B    0 25 0   0  25
  C   10 10 0   0  20
  D   10 10 0 180 200
  Sum 40 45 0 180 265

, , pob = Sum

     dest
orig     A   B   C   D  Sum
  A   1105   0  50   0 1155
  B     35 660  25   0  720
  C     10  10 860   0  880
  D     10  10   0 225  245
  Sum 1160 680 935 225 3000

The fm function returns the flow matrix aggregated over the place of birth dimension in the mu array.

> # display aggregate flows
> f <- fm(y$mu)
> addmargins(f)
     dest
orig   A  B  C D Sum
  A    0  0 50 0  50
  B   35  0 25 0  60
  C   10 10  0 0  20
  D   10 10  0 0  20
  Sum 55 20 75 0 150

….and there you have it, an estimated flow matrix that matches the changes in the stock tables whilst controlling for births and deaths. In the paper I run the code on real migrant stock data provided by the World Bank, to estimate global migrant flow tables.

The ffs function has some different methods to control for deaths in the estimation procedure. The estimation is based on a three way iterative proportional fitting scheme to estimate parameters in a log-linear model, not to dissimilar to that used in a paper based on my Southampton M.Sc. dissertation.

Publication Details:

Abel, G. J. (2013). Estimating global migration flow tables using place of birth data. Demographic Research, 28, 505–546. doi:10.4054/DemRes.2013.28.18

International migration flow data often lack adequate measurements of volume, direction and completeness. These pitfalls limit empirical comparative studies of migration and cross national population projections to use net migration measures or inadequate data. This paper aims to address these issues at a global level, presenting estimates of bilateral flow tables between 191 countries. A methodology to estimate flow tables of migration transitions for the globe is illustrated in two parts. First, a methodology to derive flows from sequential stock tables is developed. Second, the methodology is applied to recently released World Bank migration stock tables between 1960 and 2000 (Özden et al. 2011) to estimate a set of four decadal global migration flow tables. The results of the applied methodology are discussed with reference to comparable estimates of global net migration flows of the United Nations and models for international migration flows. The proposed methodology adds to the limited existing literature on linking migration flows to stocks. The estimated flow tables represent a first-of-a-kind set of comparable global origin destination flow data.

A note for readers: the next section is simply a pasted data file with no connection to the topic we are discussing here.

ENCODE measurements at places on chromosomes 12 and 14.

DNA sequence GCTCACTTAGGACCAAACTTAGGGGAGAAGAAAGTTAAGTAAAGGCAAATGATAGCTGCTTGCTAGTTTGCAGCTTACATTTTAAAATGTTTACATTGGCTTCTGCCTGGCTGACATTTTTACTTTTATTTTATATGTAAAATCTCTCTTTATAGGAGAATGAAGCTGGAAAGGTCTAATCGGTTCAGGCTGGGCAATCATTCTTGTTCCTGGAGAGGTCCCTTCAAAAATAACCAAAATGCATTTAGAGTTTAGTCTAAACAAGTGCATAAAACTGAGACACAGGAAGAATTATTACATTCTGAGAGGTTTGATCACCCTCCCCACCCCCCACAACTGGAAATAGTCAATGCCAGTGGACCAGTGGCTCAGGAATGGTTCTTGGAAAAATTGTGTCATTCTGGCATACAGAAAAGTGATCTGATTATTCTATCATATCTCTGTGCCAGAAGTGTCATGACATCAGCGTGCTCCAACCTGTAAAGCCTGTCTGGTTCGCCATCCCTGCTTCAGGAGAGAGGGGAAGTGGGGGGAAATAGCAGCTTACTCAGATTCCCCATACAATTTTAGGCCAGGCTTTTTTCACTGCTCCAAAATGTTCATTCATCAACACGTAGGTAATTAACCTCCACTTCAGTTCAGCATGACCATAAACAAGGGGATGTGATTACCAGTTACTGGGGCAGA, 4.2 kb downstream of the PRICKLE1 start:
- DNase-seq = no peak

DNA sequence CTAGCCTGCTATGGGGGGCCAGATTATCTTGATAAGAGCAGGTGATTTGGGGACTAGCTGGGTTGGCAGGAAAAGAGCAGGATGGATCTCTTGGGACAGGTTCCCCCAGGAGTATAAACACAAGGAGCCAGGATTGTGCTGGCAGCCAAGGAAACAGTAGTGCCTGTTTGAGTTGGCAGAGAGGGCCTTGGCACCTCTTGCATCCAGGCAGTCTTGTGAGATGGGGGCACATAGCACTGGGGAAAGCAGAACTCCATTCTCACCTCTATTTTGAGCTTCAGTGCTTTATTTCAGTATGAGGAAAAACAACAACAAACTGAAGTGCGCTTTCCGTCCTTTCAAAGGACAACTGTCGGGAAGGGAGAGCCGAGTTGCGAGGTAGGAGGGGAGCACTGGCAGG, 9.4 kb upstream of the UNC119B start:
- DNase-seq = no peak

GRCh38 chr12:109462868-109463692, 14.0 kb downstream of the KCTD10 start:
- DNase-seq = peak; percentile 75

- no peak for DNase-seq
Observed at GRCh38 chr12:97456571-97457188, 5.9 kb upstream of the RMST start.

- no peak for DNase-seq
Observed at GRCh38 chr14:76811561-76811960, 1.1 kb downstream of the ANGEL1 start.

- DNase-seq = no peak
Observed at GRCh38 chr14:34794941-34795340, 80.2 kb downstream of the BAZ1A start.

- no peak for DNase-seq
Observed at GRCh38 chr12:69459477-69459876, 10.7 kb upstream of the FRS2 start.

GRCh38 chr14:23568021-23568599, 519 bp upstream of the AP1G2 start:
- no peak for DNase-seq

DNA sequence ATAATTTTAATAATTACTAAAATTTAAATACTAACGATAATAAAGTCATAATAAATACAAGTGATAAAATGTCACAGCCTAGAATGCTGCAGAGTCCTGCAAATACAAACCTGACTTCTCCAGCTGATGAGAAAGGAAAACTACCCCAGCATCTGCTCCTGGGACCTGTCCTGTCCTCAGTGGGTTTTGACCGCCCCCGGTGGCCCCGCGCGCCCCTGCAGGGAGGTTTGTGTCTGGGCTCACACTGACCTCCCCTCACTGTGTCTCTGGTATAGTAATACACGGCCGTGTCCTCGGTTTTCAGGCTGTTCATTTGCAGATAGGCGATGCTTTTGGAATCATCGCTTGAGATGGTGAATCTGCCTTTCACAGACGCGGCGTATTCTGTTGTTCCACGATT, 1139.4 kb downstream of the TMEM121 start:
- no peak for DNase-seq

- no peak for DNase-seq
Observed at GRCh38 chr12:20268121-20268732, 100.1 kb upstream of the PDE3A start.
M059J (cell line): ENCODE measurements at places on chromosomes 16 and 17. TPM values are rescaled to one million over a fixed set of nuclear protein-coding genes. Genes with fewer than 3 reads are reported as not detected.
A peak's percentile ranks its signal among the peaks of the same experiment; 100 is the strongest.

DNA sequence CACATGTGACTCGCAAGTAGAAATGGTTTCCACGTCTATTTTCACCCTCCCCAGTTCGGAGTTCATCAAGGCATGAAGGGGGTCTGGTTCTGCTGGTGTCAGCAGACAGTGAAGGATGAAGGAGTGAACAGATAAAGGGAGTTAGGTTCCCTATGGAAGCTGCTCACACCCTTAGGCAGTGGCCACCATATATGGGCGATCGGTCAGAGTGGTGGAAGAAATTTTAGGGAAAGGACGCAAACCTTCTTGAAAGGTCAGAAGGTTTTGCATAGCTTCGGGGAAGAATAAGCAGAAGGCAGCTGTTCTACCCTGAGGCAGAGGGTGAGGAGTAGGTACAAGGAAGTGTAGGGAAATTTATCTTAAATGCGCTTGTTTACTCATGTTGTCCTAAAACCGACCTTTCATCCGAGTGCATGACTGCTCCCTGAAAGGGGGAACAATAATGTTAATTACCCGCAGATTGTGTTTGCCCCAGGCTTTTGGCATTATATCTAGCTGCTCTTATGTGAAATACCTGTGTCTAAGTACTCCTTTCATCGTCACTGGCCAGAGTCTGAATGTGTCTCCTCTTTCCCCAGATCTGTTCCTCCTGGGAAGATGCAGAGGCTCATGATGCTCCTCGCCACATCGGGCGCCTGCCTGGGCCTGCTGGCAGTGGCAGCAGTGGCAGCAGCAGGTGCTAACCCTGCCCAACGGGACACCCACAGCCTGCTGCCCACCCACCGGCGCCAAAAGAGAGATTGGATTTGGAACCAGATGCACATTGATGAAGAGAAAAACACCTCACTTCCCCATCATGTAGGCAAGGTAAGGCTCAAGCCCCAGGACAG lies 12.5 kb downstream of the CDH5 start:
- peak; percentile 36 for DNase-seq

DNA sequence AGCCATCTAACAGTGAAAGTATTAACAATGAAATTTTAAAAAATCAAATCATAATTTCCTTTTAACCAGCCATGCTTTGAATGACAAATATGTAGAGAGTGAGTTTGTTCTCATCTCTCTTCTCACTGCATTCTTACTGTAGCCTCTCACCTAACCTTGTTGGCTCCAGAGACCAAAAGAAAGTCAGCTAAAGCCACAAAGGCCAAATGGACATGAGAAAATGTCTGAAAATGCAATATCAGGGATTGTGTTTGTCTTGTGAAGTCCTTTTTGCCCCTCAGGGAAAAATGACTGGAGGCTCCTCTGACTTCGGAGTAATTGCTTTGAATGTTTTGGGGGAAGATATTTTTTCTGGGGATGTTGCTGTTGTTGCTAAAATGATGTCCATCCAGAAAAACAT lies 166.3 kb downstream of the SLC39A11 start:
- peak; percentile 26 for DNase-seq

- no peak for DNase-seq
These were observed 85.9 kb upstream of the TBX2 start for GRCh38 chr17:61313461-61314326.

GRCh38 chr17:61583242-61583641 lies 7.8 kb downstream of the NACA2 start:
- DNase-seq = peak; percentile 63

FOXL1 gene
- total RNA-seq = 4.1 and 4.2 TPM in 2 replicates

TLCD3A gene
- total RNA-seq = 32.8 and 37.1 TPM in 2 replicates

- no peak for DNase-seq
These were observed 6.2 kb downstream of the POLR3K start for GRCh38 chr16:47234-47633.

Does specification matter? Experiments with simple multiregional probabilistic population projections.

A paper that I am a co-author on, looking at uncertainty in population forecasting generated by different measures of migration, came out this week in Environment and Planning A. Basically, try and avoid using net migration measures. Not only do they tend to give some dodgy projections, we also found out that they give you more uncertainty. Using in and out measures of migration in a projection model give a big reduction in uncertainty over a net measure. They also are a fairly good approximation to the uncertainty from a full multiregional projection model. Plots in the paper were done by my good-self using the fanplot package.

Publication Details:

Raymer J., Abel, G.J. and Rogers, A. (2012). Does Speci cation Matter? Experiments with Simple Multiregional Probabilistic Population Projections. Environment and Planning A 44 (11), 2664–2686.